Jeff Jensen of Entertainment Weekly proclaimed that although "Lucious was forced to be the single parent, he did it badly, wounding his three sons in myriad ways while he chased worldly significance." Despite castigating Lucious for being a bad parent, Jensen thought that the character had depth to him due to Howard's impressive portrayal, saying that "Lucious may as well have been an absent dad, though in truth, he’s just like too many so-called present fathers, distracted and remote. Howard effortlessly embodies the character's hypocrisies and imbues him with a palpable emotional life without sanding off his alienating edge."[60]

References[edit]

  1. ^ Nussaum, Emily (January 26, 2015). "House of Chords". The New Yorker. Condé Nast. Retrieved March 8, 2015. 
  2. ^ Zeitchick, Steven (January 2, 2015). "Opposites Lee Daniels, Danny Strong unite to create 'Empire'". Los Angeles Times. Tribune Publishing. Retrieved March 8, 2015. 
  3. ^ Lloyd, Robert (January 7, 2015). "Review In hip-hop-fueled 'Empire,' 'King Lear' meets 'Dynasty'". Los Angeles Times. Tribune Publishing. Retrieved March 8, 2015. 
  4. ^ Grubbs, Jefferson (January 21, 2015). "Is 'Empire' Based On 'King Lear'? The Fox Drama Actually Has More In Common With Another Play". Bustle. Retrieved March 8, 2015. 
  5. ^ a b Hiltbrand, David (January 21, 2015). "Daniels uses his Philadelphia roots for successful 'Empire' TV drama". The Philadelphia Inquirer. Interstate General Media. Retrieved March 8, 2015. 
  6. ^ a b Spata, Christopher (February 26, 2015). ""Empire" Creator: It's Partly Based on Jay-Z's Story". Complex. Iconix Brand Group. Retrieved March 8, 2015. 
  7. ^ Hawkins, Kayla (January 14, 2015). "Is 'Empire's Lucious Lyon Based on a Real Person? Terrence Howard's Character Is Similar To Some Hip Hop Moguls". Bustle. Retrieved June 13, 2015. 
  8. ^ Williams, Janice (February 10, 2015). "'Empire' Season 1 Spoilers: Taraji P. Henson Hints Fox Character, Cookie Still In Love With Lucious? Lil Kim And Foxy Brown Mama Lyon's Biggest Influencers?". Fashion & Style. Retrieved June 13, 2015.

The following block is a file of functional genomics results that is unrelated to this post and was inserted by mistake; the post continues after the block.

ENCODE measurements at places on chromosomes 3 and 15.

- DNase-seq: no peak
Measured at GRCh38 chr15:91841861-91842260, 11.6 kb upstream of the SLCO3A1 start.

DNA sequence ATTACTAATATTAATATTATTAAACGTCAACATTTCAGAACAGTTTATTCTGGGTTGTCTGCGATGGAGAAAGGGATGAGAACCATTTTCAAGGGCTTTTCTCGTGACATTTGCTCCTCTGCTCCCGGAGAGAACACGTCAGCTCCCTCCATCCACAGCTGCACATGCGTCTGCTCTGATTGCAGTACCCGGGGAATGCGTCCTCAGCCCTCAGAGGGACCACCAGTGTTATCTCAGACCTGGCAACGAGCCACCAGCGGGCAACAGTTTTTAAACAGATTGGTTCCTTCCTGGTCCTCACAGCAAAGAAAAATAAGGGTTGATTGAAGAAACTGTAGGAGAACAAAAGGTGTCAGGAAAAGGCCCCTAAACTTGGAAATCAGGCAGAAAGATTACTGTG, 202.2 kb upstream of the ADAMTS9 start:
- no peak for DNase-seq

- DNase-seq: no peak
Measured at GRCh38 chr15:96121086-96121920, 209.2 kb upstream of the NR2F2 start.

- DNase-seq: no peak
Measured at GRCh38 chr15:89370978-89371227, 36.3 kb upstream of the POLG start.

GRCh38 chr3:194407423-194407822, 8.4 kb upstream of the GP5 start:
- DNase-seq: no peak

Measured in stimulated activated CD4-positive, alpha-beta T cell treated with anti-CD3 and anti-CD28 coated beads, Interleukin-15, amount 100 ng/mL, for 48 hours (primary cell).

9. ^ Alston, Joshua (January 29, 2015). "Empire: "False Imposition"". The A.V. Club. The Onion, Inc. Retrieved June 13, 2015. 
  10. ^ Webb Mitovich, Matt. "Empire Boss Talks Show's Success, Dynasty Comparisons, Cookie's Conflict, Gay Slurs and Sons' Secrets". TVLine. Penske Media Corporation. Retrieved June 13, 2015. |date=January 21. 2015
  11. ^ McHenry, Jackson (January 7, 2015). "Empire series premiere recap: 'Pilot'". Entertainment Weekly. Time Inc. Retrieved June 13, 2015. 
  12. ^ Barker, Cory (January 8, 2015). "Empire Series Premiere Review: King Lear (Remix)". TV.com. CBS Interactive. Retrieved June 13, 2015. 
  13. ^ Doyle, Rightor (February 23, 2015). "'Empire' Recap 1×7: The Von Trapps 2.0?". The Observer. Guardian Media Group. Retrieved June 13, 2015. 
  14. ^ Flores, Elaine G. (March 5, 2015). "Empire Recap: Miss Kitty Makes a Boo-Boo". The Root. Univision Communications. Retrieved June 13, 2015. 
  15. ^ a b McHenry, Jackson (February 26, 2015). "'The Lyon's Roar' Cookie plans a family collaboration. Jamal has big news". Entertainment Weekly. Time Inc. Retrieved June 13, 2015. 
  16. ^ Sastry, Keertana (March 4, 2015). "Andre Suffers A Breakdown On 'Empire' After Flushing His Medication & Facing A Ton Of Pressure". Bustle. Retrieved June 13, 2015. 
  17. ^ Demos, Telis (March 11, 2015). "'Empire' Recap: Season 1, Episode 10, 'Sins of the Father'". The Wall Street Journal. News Corp. Retrieved June 13, 2015. 
  18. ^ Slezak, Michael (March 18, 2015). "Empire Season 1 Finale Recap: Arrested Developments". TVLine. Penske Media Corporation. Retrieved March 18, 2015. 
  19. ^ a b c d e Itzkoff, Dave (December 24, 2014). "The Cast and Director of 'Empire' Discuss Their New Show". The New York Times. The New York Times Company. Retrieved January 9, 2015. 
  20. ^ a b Burton, Nsenga K (February 25, 2015). "What Lucious Lyon Has Taught Terrence Howard About the Man He Can Be". The Root. The Slate Group. Retrieved March 8, 2015. 
  21. ^ a b Stack, Tim (January 7, 2015). "'Empire': Inside Fox's ambitious, groundbreaking musical soap". Entertainment Weekly. Time Inc. Retrieved January 7, 2015. 
  22. ^ a b c Ellis, Safiya (January 6, 2015). "YBF Interview: "Empire" Star Terrence Howard Talks Playing A Father With A Gay Son & That Sizzling Chemistry With Taraji P. Henson". The YBF. Retrieved March 9, 2015. 
  23. ^ Goldberg, Lesley; Ng, Philiana (February 19, 2014). "Terrence Howard to Star in Fox's Lee Daniels Hip-Hop Drama". The Hollywood Reporter. Prometheus Global Media. Retrieved January 9, 2015. 
  24. ^ a b Hinckley, David (March 8, 2015). "With a juicy blend of music, drama and outrageousness, Fox's 'Empire' has become the breakout hit of 2015". Daily News (New York). Daily News, L.P. Retrieved March 9, 2015. 
  25. ^ O'Sullivan, Erin (March 16, 2015). "'Empire' Star Terrence Howard Thought Show Would Fail: 'I Was So Wrong'". Access Hollywood. NBCUniversal Television Distribution. Retrieved March 21, 2015. 
  26. ^ Rose, Lacey (January 17, 2015). "Fox Chiefs on Terrence Howard's Past, 'Sleepy Hollow's' Future, Reality TV Shake-Up". The Hollywood Reporter. Prometheus Global Media. Retrieved March 8, 2015. 
  27. ^ Stack, Tim (March 6, 2015). "Empire". Cover Story. Entertainment Weekly. Time Inc. (1353).